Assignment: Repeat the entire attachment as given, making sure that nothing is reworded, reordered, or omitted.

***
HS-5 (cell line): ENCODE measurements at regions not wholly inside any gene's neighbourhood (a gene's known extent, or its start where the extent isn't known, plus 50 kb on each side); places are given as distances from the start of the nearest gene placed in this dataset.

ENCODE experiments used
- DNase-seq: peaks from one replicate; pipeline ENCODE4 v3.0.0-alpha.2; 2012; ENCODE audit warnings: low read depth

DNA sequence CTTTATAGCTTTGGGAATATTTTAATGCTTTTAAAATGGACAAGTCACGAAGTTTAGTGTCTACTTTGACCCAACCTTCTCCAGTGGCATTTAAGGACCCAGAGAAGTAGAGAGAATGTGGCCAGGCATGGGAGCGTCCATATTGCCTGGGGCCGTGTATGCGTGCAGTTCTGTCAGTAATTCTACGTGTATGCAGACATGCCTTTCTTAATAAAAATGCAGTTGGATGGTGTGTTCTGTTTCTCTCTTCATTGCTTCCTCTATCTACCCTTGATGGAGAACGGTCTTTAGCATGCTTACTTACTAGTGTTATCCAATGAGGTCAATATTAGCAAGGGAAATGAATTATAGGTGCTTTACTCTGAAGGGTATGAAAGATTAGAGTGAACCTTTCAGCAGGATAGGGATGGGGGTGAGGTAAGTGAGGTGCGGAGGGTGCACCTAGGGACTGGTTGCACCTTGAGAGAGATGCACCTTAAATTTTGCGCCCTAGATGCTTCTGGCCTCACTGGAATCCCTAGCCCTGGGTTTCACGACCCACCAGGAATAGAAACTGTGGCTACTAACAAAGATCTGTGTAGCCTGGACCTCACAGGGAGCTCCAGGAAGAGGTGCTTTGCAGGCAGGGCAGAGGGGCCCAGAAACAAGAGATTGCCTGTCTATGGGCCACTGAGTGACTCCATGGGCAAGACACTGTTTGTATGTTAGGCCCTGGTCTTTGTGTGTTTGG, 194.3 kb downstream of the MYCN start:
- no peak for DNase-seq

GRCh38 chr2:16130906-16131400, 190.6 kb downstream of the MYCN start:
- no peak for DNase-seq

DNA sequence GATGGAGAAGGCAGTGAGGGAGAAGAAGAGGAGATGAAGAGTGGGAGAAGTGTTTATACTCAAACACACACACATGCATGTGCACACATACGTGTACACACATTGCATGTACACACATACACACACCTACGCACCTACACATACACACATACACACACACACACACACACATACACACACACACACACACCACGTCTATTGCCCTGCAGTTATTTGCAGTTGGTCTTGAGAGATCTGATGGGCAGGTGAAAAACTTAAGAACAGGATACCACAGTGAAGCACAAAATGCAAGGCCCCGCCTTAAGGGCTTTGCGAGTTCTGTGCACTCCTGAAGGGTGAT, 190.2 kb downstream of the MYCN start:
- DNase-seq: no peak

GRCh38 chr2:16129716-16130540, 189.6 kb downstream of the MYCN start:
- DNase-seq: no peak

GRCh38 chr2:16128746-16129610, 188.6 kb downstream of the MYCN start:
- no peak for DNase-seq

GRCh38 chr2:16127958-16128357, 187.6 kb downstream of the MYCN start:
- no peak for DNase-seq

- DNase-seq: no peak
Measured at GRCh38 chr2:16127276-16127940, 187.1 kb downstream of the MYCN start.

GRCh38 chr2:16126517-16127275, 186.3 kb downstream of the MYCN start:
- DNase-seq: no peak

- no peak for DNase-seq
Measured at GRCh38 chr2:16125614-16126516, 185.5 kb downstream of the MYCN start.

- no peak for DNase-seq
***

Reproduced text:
HS-5 (cell line): ENCODE measurements at regions not wholly inside any gene's neighbourhood (a gene's known extent, or its start where the extent isn't known, plus 50 kb on each side); places are given as distances from the start of the nearest gene placed in this dataset.

ENCODE experiments used
- DNase-seq: peaks from one replicate; pipeline ENCODE4 v3.0.0-alpha.2; 2012; ENCODE audit warnings: low read depth

DNA sequence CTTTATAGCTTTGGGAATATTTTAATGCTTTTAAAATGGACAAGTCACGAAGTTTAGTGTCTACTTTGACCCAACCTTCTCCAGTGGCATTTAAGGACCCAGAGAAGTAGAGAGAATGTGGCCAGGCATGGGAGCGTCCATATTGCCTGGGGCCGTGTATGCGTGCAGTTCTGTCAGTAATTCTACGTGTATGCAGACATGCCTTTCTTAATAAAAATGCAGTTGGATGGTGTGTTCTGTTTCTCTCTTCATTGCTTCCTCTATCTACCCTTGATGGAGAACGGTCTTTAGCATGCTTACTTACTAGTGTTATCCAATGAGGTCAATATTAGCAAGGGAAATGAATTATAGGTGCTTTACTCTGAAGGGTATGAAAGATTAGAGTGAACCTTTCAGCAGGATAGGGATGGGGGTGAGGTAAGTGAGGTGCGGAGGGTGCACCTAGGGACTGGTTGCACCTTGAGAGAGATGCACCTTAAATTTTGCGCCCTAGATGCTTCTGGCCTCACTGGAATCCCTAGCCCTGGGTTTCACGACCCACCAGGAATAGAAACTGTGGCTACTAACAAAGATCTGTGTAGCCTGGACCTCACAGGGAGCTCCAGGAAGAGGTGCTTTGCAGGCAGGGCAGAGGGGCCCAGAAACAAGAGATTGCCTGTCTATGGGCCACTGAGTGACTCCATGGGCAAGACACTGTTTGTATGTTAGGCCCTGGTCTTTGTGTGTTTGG, 194.3 kb downstream of the MYCN start:
- no peak for DNase-seq

GRCh38 chr2:16130906-16131400, 190.6 kb downstream of the MYCN start:
- no peak for DNase-seq

DNA sequence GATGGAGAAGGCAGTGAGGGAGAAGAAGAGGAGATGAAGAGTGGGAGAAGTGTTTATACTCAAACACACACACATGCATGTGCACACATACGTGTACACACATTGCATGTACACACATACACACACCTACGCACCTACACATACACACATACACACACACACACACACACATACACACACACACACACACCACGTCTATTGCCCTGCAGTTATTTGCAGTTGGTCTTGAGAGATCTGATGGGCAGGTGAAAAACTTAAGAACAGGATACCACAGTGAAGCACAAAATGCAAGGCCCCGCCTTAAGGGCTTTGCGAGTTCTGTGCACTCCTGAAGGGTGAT, 190.2 kb downstream of the MYCN start:
- DNase-seq: no peak

GRCh38 chr2:16129716-16130540, 189.6 kb downstream of the MYCN start:
- DNase-seq: no peak

GRCh38 chr2:16128746-16129610, 188.6 kb downstream of the MYCN start:
- no peak for DNase-seq

GRCh38 chr2:16127958-16128357, 187.6 kb downstream of the MYCN start:
- no peak for DNase-seq

- DNase-seq: no peak
Measured at GRCh38 chr2:16127276-16127940, 187.1 kb downstream of the MYCN start.

GRCh38 chr2:16126517-16127275, 186.3 kb downstream of the MYCN start:
- DNase-seq: no peak

- no peak for DNase-seq
Measured at GRCh38 chr2:16125614-16126516, 185.5 kb downstream of the MYCN start.

- no peak for DNase-seq